- The Washington Times - Monday, November 17, 2008

Bullish investors like to spin the current market problems as saying that the downturn has put great names “on sale.”

In a typical retail sale, however, consumers know just what they are getting because they can see that the sale takes, say, 25 percent off the ticket price. With investments, however, the typical investor is guessing at how big a bargain he is getting.

The one exception is closed-end funds, in which investors looking for both bargains and income streams get a price tag that shows the size of their current discount. With that in mind, closed-end funds are an intriguing choice for current market conditions.

“When people see that they actually calculate the discount on a closed-end fund, I think they believe this must be the scratch and dent sale on portfolios, that something has to be wrong,” says Jeff Tjornehoj, senior research analyst at Lipper. “Nothing could be further from the truth. Many closed-end funds resemble the funds you might hold in your 401(k), but you know exactly how much of a discount you are getting, so that you can take advantage of other people’s panic.”

Closed-end funds are an esoteric, misunderstood investment. Few people wake up thinking “I need to diversify into closed-end funds today,” so the funds are sold on the basis of a broker’s sales pitch.

At their best, closed-end funds can be a highly effective investment tool. At their worst, they can be highly leveraged, volatile bad deals.

Unlike a traditional or open-end mutual fund - which typically issue new shares whenever buyers put up cash - closed-end funds issue a limited number of shares, which trade like a stock, bought or sold minute-by-minute with a price driven by market sentiment.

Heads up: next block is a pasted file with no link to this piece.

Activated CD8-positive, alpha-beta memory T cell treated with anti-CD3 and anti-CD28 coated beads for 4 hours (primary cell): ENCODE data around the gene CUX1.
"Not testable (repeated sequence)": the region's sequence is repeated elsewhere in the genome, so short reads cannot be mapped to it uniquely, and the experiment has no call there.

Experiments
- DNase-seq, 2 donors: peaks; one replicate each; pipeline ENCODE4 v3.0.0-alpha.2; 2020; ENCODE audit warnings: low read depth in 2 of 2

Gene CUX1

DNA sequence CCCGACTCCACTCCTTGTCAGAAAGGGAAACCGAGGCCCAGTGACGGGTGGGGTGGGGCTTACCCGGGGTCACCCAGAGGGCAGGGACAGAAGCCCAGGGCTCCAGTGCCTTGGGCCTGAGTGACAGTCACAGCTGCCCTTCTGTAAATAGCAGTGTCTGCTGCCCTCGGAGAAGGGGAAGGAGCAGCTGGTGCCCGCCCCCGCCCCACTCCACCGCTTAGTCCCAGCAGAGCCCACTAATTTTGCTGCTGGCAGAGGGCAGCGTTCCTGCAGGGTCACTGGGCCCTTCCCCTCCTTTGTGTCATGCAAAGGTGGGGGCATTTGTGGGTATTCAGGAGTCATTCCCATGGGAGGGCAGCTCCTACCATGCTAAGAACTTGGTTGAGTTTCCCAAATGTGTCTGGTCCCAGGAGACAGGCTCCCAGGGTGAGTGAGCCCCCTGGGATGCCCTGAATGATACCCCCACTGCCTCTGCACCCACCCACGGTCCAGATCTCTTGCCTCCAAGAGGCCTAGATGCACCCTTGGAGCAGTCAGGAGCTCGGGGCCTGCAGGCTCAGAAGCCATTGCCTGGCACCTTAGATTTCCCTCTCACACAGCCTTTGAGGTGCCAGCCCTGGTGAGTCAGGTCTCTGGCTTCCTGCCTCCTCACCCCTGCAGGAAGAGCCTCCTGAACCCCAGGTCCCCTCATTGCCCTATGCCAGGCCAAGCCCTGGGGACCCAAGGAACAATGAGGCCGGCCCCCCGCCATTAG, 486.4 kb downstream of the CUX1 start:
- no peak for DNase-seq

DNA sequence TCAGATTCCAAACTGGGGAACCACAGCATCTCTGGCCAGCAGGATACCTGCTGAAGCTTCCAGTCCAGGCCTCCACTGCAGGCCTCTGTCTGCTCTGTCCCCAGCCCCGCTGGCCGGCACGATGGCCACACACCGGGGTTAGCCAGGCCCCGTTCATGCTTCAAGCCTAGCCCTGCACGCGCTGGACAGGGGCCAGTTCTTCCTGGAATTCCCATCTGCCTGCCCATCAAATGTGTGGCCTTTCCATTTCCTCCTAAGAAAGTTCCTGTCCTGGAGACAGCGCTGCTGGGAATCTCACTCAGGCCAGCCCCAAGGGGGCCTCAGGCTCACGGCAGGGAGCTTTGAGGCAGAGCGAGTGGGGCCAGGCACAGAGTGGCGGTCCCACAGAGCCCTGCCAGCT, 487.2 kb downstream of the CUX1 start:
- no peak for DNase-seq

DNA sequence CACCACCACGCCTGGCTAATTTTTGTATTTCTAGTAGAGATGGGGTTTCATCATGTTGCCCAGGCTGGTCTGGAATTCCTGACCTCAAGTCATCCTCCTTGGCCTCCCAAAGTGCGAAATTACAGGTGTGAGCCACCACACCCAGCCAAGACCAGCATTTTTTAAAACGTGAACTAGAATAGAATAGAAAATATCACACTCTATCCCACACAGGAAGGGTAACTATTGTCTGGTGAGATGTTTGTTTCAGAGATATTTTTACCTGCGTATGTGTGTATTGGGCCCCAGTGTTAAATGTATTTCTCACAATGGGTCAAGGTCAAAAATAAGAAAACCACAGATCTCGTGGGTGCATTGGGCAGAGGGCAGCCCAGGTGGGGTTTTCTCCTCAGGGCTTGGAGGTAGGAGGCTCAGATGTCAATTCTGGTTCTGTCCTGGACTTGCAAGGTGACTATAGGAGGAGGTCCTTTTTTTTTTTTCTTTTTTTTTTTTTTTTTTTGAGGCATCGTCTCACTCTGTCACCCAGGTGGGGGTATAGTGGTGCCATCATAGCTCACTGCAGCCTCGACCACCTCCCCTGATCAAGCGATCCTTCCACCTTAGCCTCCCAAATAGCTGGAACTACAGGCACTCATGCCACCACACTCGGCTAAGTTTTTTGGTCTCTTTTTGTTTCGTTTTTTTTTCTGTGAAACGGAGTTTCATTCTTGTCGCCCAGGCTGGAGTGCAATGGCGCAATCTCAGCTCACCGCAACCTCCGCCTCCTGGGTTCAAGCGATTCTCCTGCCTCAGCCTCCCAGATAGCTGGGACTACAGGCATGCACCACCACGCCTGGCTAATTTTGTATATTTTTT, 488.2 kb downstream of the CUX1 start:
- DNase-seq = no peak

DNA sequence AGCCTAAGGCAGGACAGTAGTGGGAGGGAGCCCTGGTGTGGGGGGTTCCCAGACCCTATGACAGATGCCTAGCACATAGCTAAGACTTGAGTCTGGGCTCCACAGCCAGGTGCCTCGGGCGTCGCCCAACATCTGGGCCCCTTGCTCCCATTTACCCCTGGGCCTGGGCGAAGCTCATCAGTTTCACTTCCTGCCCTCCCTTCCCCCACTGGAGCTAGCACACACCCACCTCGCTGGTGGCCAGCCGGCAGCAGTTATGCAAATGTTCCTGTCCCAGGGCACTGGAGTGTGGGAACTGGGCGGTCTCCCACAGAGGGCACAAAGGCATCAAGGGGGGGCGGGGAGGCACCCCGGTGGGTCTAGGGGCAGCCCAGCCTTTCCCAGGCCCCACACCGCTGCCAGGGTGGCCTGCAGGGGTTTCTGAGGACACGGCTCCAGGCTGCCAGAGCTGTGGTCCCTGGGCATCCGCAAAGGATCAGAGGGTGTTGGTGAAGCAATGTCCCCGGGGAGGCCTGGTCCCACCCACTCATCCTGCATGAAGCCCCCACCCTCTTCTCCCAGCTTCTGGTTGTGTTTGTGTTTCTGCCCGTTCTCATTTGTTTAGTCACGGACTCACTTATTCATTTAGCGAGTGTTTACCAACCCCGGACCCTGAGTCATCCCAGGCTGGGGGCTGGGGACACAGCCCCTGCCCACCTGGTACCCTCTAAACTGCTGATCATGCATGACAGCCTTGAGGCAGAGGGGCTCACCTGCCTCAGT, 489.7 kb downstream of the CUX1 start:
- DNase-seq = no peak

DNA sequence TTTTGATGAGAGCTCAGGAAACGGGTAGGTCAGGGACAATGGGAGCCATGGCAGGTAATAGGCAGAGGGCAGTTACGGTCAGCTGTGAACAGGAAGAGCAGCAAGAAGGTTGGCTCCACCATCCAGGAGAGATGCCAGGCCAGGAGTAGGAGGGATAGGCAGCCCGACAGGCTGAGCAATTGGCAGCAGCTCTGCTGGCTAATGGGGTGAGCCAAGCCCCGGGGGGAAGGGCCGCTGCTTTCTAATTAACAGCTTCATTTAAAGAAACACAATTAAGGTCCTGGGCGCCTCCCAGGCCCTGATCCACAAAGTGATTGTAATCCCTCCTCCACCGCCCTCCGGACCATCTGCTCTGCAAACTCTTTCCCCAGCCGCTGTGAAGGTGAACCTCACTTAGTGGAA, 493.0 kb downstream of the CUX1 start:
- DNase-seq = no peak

A traditional fund’s price is always set at day’s end and equals the net asset value of the underlying holdings. A closed-end fund can trade at a premium or a discount to the net asset value of the holdings.

The market’s recent miseries have made discounts grow. In most conditions, the typical closed-end fund trades at anywhere from 2 percent to 10 percent less than its net asset value; today, double-digit discounts are common.

The issues you will want to investigate include leverage because many closed-end funds use riskier strategies to achieve their ends and the tightening credit market could smack down issues that borrow heavily. Also, look at the assets the fund holds and what is driving the discounted price. You would like to understand why the market is so unimpressed that it has let the share price drop below net asset value; it may be that the market has soured on the type of assets the fund holds, but it could be fears about leverage and more. (New closed-end funds typically are heavily leveraged, making them a poor choice; investors should always wait to see whether the fund will settle in at a discounted level rather than buying at the initial public offering.)

One other consideration is whether the fund might convert to open-end status if the discount gets too big. Activist shareholders have been known to petition for the change, which is a big-win for investors since making the change automatically captures the discount.

Chuck Jaffe can be reached at [email protected] or at Box 70, Cohasset, MA 02025-0070.

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